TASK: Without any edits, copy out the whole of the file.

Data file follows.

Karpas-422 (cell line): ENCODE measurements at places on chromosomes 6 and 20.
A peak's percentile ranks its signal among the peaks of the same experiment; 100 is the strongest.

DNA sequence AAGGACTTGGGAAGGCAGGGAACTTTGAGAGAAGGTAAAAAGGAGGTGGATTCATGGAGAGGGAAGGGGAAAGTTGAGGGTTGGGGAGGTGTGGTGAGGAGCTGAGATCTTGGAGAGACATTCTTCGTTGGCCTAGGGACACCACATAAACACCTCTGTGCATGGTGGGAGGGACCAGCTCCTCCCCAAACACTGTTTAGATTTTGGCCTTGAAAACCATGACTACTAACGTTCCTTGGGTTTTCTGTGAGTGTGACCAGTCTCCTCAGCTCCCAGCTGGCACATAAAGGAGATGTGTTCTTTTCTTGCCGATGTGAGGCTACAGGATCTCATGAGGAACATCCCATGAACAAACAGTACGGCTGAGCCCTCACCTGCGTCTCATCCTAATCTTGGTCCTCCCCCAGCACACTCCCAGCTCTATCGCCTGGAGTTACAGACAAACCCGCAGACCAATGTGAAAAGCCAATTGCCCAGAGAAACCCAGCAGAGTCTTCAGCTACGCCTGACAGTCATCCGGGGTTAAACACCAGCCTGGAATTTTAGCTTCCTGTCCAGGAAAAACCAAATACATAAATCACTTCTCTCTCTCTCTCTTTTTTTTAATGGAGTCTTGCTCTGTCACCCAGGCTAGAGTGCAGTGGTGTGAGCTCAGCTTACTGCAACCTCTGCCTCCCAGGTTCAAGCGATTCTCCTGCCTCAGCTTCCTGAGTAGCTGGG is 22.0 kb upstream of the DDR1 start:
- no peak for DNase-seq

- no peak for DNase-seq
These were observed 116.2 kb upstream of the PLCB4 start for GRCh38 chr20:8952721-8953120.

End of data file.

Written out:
Karpas-422 (cell line): ENCODE measurements at places on chromosomes 6 and 20.
A peak's percentile ranks its signal among the peaks of the same experiment; 100 is the strongest.

DNA sequence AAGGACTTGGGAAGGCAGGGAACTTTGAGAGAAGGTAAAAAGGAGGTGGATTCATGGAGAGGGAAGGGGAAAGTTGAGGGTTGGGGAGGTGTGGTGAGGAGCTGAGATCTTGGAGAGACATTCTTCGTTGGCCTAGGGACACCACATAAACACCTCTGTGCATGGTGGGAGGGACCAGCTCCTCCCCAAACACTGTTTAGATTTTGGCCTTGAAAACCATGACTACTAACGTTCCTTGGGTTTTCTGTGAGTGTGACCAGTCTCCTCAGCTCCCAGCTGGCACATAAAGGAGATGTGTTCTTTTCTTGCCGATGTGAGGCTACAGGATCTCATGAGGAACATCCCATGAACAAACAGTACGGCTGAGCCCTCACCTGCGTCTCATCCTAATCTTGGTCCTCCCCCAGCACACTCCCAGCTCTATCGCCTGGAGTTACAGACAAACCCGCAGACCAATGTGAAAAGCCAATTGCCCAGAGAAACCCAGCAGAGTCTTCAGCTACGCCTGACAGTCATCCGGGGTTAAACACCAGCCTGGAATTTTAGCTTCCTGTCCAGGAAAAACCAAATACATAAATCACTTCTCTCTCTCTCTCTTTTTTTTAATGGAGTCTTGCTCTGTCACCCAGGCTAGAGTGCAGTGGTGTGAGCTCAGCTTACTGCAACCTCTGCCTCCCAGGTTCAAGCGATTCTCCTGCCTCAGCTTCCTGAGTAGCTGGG is 22.0 kb upstream of the DDR1 start:
- no peak for DNase-seq

- no peak for DNase-seq
These were observed 116.2 kb upstream of the PLCB4 start for GRCh38 chr20:8952721-8953120.